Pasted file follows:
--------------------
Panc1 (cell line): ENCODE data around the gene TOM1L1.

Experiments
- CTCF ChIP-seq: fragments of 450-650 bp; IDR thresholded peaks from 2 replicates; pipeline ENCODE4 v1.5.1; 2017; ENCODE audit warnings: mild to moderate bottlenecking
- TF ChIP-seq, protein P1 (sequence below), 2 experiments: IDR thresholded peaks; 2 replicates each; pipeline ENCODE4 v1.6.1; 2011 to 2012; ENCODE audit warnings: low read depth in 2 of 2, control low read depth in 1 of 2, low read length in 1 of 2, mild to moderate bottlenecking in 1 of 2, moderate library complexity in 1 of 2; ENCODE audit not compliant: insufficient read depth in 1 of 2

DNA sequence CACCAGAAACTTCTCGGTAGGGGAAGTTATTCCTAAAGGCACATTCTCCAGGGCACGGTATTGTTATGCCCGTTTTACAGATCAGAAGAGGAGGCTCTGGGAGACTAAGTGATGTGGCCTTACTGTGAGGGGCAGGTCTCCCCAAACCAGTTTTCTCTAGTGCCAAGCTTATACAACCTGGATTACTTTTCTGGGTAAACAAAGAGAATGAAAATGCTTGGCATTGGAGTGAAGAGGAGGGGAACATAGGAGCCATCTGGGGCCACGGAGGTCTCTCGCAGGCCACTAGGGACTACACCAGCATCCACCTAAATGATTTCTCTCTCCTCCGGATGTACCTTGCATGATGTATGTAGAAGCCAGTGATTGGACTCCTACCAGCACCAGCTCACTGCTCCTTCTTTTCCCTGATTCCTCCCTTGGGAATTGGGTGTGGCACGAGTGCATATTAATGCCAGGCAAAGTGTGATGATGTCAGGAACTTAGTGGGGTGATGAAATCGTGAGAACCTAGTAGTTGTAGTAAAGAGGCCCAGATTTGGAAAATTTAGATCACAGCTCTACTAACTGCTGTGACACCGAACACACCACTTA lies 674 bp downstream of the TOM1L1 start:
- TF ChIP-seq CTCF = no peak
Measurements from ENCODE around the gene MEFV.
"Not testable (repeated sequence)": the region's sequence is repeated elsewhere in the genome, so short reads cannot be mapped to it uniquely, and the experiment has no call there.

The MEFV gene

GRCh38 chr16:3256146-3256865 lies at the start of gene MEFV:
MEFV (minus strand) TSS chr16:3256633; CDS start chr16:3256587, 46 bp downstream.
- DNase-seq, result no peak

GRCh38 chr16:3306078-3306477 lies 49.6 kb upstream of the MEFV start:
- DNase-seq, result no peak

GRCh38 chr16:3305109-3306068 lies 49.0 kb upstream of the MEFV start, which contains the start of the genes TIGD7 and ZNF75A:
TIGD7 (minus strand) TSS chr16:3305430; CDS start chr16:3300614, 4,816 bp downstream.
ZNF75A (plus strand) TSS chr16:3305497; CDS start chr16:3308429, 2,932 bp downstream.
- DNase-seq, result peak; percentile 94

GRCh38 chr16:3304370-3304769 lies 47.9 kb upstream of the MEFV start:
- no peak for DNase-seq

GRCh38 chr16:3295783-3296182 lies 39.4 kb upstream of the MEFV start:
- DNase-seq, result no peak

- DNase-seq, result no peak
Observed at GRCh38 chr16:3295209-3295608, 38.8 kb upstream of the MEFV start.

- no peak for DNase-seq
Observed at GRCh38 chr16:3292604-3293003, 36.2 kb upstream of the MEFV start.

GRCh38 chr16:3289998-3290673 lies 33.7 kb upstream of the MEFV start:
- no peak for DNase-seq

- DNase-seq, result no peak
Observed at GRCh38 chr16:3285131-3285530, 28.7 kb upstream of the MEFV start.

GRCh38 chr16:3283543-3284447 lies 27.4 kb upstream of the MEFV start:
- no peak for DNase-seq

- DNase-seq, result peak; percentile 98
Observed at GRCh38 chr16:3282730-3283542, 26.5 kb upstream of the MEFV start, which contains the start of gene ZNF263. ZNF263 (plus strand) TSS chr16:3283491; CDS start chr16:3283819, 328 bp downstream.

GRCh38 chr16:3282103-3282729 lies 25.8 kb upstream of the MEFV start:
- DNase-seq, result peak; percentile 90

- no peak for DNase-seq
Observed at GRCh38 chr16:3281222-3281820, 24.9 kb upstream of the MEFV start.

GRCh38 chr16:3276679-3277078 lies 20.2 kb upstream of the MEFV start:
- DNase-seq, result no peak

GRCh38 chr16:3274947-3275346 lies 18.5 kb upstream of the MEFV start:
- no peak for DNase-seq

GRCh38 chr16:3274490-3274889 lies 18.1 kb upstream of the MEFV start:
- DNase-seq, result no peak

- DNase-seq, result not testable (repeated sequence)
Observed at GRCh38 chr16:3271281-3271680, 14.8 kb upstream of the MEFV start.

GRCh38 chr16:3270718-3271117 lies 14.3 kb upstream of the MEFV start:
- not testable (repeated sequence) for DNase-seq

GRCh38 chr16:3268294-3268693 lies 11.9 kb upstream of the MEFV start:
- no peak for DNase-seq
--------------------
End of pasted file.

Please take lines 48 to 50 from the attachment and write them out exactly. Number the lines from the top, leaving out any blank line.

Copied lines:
- not testable (repeated sequence) for DNase-seq

GRCh38 chr16:3268294-3268693 lies 11.9 kb upstream of the MEFV start:
- no peak for DNase-seq